October 16, 2012
Asteroids Following Jupiter’s Solar Orbit Show Their True Colors
Lawrence LeBlond for redOrbit.com - Your Universe Online
Scientists have found that both groups of cosmic hunters are made up of predominantly dark, reddish rocks with a matte, non-reflecting surface. And based on the data researchers have gleaned, the leading pack of these natural satellites, commonly referred to as trojans, outnumber the trailing group.
The research offers new insight into the mystery of the composition and origins of these trojan hunters.
Using WISE, astronomers have found both packs of asteroids do not harbor any interlopers (stray intruders) from other parts of the solar system. Also, these trojans do not resemble the asteroids from the main belt between Mars and Jupiter, nor from the Kuiper belt family from the icier, outer regions near Pluto.
Tommy Grav, a WISE scientist from the Planetary Science Institute in Tucson, Arizona, said in Jupiter´s heyday, back when it “rumbled around” instead of keeping in a stable trajectory, it “disrupted any asteroids that were in orbit [with Jupiter, and Saturn as well].”
“Later, Jupiter re-captured the Trojan asteroids, but we don't know where they came from. Our results suggest they may have been captured locally,” explained Grav in a news release. “If so, that's exciting because it means these asteroids could be made of primordial material from this particular part of the solar system, something we don't know much about.”
Grav is a member of the NEOWISE team, the asteroid-hunting portion of the WISE mission.
The first of these trojans was discovered on February 22, 1906, by German astronomer Max Wolf, who found it racing ahead of Jupiter. Named “Achilles,” this was the first of many Jovian leaders to be detected ahead of the gas giant. Later, asteroids were also found to be trailing behind.
Before WISE, there was really no accurate measurement as to how many individual trojans were traveling in these clouds of rock and ice debris in either group around the Jovian behemoth. It is believed that there are as many objects in the two swarms around Jupiter as there are in the entirety of the main asteroid belt between Mars and Jupiter.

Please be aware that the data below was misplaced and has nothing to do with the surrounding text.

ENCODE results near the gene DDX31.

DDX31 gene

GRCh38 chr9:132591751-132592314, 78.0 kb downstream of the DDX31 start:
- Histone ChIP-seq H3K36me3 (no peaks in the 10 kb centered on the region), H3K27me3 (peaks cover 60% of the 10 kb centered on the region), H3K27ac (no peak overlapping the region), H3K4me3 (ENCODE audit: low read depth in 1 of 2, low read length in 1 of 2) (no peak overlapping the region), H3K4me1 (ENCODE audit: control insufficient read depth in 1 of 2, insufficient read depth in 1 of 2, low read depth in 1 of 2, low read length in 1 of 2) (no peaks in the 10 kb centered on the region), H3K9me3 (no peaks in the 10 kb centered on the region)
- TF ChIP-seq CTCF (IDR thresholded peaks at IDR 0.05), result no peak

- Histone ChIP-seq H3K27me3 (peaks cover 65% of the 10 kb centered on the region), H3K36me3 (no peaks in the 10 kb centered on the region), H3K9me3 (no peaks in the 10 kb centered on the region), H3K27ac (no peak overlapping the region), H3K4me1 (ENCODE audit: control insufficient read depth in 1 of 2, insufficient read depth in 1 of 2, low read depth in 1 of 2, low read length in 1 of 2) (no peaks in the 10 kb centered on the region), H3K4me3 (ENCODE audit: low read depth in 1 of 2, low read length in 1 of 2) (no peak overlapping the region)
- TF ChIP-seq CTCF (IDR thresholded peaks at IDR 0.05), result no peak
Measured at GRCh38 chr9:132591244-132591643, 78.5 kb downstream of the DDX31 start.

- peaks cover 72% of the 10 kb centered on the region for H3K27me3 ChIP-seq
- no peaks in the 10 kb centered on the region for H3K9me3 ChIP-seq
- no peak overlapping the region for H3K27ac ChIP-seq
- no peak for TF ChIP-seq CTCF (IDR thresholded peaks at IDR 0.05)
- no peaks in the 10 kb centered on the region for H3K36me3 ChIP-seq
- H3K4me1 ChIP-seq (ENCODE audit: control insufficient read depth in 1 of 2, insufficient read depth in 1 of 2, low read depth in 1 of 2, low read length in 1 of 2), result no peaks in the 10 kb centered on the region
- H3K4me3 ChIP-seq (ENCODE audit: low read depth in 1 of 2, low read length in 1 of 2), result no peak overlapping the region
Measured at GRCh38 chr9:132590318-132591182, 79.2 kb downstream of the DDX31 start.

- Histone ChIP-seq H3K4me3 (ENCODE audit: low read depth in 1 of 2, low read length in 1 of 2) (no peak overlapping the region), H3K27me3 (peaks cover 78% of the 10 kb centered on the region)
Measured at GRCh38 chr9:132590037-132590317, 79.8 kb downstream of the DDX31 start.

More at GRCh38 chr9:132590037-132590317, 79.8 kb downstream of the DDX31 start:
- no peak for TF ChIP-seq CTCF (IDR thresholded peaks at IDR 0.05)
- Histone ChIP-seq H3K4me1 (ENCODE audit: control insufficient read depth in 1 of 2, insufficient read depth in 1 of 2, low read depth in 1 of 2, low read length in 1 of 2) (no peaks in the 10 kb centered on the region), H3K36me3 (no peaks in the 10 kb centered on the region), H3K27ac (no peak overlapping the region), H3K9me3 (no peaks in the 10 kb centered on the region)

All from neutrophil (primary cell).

In order to determine whether this is true, and to find exactly just how many there could be, astronomers began a well-coordinated, well-executed observational campaign. However, the team knew there were many things that would get in the way of making accurate observations--the main being Jupiter itself. Using ground-based telescopes proved difficult in garnering real estimates due to the orientation of Jovian asteroid clouds over the past few decades. While astronomers were able to generate some results, they deemed them unreliable.
But with the launch of WISE in December 2009, things were looking up. The observatory´s 16-inch telescope and infrared cameras scoured the entire sky looking at the glow of celestial heat sources. From January 2010 to February 2011, WISE generated about 7,500 images every day. The NEOWISE project used data from the observatory to catalogue more than 158,000 asteroids and comets throughout the solar system.
“By obtaining accurate diameter and surface reflectivity measurements on 1,750 Jupiter Trojans, we increased by an order of magnitude what we knew about these two gatherings of asteroids,” said Grav. “With this information, we were able to more accurately than ever confirm there are indeed almost 40 percent more objects in the leading cloud.”
Using WISE, Grav and his colleagues were also able to get a better look at the surfaces and interiors of some of the Jovian trojans. WISE´s infrared detectors were sensitive to the thermal glow of objects, unlike visible-light telescopes, meaning WISE could provide better estimates of surface reflectivity (albedo) and more details about their visible and infrared colors (types of light beyond the visible spectrum).
“Seeing asteroids with WISE's many wavelengths is like the scene in 'The Wizard of Oz,' where Dorothy goes from her black-and-white world into the Technicolor land of Oz,” Amy Mainzer, the principal investigator of the NEOWISE project at NASA's Jet Propulsion Laboratory in Pasadena, California, said in the news release. “Because we can see farther into the infrared portion of the light spectrum, we can see more details of the asteroids' colors, or, in essence, more shades or hues.”
So far, the NEOWISE team have analyzed the colors of some 400 trojans, allowing astronomers to properly sort many of these hunters according to asteroid classification schemes for the first time.
“We didn't see any ultra-red asteroids, typical of the main belt and Kuiper belt populations,” said Grav. “Instead, we find a largely uniform population of what we call D-type asteroids, which are dark burgundy in color, with the rest being C- and P-type, which are more grey-bluish in color.”
Grav noted that more research was needed, but he believes what he and his colleagues are seeing is “some of the oldest material known in the solar system.”
Scientists have proposed future space missions to the Jovian trojans to gather more detailed data to determine their age and origins.
Two studies of the latest findings have been accepted for publication in the Astrophysical Journal. Results of the studies were presented at the 44th annual meeting of the Division for Planetary Sciences of the American Astronomical Society in Reno, Nevada.